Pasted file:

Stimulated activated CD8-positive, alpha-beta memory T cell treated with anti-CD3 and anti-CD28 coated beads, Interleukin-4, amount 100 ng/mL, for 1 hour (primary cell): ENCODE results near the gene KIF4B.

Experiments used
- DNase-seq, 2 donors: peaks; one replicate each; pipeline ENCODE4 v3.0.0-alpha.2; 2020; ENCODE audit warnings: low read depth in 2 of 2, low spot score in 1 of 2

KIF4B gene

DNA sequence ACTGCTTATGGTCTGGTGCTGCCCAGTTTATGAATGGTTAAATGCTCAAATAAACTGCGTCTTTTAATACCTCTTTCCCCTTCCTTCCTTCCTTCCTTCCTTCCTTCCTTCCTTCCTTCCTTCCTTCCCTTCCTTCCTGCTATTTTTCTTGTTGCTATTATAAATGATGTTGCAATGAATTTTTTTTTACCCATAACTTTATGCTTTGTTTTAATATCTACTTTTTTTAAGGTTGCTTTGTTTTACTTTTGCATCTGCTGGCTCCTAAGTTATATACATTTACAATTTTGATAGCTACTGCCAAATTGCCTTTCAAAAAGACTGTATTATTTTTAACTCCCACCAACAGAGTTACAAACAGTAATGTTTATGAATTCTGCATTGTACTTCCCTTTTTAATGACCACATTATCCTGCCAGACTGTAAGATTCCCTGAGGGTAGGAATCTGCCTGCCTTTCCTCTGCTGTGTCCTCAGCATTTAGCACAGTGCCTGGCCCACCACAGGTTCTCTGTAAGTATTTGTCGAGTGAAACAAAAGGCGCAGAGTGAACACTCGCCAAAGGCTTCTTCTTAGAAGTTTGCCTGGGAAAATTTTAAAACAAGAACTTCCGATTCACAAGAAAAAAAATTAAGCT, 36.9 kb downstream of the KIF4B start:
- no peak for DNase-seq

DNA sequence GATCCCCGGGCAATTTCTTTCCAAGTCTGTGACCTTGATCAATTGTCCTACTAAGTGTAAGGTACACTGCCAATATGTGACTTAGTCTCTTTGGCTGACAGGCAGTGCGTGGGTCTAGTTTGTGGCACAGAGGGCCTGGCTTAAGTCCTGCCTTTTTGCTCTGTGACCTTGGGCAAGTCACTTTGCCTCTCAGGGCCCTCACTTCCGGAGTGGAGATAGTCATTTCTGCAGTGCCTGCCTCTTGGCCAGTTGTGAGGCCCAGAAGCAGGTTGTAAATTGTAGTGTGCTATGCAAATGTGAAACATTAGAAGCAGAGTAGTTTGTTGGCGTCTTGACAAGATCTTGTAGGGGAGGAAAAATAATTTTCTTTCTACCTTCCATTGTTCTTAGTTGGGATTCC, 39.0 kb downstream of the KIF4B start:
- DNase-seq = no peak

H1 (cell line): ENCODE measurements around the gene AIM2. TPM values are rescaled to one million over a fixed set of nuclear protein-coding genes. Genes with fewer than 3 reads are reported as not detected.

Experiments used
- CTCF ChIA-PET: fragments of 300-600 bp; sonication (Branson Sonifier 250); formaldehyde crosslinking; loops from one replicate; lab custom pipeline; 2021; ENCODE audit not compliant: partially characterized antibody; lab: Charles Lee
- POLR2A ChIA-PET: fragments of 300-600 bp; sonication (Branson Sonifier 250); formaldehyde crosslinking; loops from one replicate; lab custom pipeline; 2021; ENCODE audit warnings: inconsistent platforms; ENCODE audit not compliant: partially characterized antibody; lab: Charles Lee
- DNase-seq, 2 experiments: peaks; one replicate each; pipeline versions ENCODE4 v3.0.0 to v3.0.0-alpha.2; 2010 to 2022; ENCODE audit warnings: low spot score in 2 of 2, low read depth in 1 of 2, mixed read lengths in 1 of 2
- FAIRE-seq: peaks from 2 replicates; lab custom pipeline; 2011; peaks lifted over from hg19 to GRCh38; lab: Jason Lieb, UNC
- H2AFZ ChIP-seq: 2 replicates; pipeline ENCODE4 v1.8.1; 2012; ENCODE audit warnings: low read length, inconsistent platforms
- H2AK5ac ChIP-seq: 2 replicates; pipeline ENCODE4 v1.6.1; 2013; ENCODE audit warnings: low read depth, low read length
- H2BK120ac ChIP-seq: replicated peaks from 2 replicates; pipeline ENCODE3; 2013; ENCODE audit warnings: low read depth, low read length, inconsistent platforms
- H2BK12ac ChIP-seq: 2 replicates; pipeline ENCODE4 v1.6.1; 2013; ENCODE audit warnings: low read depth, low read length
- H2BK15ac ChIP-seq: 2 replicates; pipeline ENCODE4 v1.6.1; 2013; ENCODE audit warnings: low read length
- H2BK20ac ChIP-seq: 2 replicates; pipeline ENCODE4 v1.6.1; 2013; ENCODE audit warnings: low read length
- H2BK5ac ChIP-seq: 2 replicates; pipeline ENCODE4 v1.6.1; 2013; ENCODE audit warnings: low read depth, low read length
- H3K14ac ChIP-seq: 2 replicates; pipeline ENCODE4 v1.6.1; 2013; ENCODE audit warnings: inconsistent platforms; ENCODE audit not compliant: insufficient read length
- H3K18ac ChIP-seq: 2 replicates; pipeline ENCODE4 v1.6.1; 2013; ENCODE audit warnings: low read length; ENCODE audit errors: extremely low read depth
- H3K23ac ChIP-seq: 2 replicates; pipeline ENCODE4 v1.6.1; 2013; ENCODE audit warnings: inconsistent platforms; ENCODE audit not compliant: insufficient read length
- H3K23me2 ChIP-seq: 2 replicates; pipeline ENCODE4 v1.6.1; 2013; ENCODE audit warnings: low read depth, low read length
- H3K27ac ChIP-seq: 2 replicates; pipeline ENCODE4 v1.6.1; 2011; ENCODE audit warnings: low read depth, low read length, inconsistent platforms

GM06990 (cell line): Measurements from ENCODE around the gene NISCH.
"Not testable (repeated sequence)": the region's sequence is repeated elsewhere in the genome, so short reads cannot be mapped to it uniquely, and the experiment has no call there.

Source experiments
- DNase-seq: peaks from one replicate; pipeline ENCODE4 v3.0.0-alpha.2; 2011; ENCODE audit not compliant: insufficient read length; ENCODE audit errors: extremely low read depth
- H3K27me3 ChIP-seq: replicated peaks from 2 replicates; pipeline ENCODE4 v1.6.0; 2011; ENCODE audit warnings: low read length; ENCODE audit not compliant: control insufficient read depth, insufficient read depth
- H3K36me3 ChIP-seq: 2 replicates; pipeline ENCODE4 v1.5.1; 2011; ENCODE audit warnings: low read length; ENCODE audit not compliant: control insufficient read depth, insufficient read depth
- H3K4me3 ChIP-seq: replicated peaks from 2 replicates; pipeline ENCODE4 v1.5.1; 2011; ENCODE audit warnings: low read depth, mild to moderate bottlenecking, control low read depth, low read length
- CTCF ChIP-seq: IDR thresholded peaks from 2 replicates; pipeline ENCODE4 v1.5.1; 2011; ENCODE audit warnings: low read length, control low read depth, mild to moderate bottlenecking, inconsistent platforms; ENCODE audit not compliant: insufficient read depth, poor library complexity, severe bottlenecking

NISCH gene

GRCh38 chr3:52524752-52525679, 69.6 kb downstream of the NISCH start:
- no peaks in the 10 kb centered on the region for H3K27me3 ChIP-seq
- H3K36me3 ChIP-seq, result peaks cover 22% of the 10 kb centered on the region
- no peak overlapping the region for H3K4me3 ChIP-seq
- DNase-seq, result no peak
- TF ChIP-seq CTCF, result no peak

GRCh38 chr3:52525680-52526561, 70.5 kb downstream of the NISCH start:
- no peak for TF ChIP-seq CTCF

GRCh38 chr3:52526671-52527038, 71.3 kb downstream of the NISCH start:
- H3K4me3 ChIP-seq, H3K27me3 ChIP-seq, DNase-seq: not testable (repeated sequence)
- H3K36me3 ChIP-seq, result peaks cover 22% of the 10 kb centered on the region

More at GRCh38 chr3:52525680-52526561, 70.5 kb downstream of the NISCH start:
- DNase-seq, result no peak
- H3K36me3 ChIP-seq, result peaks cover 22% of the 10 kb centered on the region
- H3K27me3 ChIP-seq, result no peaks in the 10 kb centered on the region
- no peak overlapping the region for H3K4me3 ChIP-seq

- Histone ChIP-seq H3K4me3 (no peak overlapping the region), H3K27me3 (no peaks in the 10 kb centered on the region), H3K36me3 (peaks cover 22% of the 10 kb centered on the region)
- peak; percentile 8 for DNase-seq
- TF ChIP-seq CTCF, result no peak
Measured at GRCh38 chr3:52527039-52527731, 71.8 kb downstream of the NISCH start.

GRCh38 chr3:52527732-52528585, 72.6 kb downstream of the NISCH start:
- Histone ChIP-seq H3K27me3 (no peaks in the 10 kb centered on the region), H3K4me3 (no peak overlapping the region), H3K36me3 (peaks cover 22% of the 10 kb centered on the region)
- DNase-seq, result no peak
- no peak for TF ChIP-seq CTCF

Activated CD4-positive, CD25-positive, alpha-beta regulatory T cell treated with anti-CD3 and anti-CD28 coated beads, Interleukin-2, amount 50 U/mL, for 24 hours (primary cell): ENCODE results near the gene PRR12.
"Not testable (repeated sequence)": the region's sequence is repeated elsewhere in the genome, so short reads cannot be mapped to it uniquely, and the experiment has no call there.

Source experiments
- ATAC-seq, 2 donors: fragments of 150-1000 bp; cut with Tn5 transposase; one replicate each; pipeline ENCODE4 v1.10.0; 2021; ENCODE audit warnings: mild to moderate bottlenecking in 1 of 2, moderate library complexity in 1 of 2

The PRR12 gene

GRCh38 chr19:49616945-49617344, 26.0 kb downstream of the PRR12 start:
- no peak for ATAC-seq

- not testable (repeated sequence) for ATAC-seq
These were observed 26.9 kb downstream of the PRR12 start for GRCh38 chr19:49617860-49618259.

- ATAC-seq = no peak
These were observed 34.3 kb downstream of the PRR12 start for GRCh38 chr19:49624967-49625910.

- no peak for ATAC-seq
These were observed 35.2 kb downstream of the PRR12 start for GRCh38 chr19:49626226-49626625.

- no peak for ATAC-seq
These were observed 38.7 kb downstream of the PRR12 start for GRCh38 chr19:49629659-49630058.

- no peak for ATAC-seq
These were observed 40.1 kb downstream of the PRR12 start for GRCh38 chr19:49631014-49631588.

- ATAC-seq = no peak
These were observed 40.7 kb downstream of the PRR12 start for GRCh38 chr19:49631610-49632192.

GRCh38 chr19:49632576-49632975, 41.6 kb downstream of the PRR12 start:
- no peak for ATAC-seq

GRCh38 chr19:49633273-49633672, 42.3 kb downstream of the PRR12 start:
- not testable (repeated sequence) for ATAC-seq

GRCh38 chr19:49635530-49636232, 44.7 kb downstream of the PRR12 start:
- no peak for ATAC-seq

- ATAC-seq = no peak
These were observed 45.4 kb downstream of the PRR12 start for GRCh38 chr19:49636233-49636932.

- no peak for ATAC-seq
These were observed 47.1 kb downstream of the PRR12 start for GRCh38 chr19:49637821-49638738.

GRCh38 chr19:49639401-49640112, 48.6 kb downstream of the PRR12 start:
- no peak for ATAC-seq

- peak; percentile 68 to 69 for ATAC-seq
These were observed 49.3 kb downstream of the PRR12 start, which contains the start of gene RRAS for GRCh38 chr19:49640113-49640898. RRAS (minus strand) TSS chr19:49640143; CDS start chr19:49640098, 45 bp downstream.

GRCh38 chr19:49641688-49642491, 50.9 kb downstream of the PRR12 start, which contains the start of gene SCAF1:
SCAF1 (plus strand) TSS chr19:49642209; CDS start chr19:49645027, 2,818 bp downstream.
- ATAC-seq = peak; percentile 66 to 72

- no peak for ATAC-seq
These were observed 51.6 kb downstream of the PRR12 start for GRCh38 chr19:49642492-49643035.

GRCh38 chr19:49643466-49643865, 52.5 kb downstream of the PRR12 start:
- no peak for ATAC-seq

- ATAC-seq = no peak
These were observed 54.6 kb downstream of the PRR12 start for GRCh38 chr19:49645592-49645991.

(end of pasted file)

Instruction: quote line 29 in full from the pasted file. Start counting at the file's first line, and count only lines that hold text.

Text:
Source experiments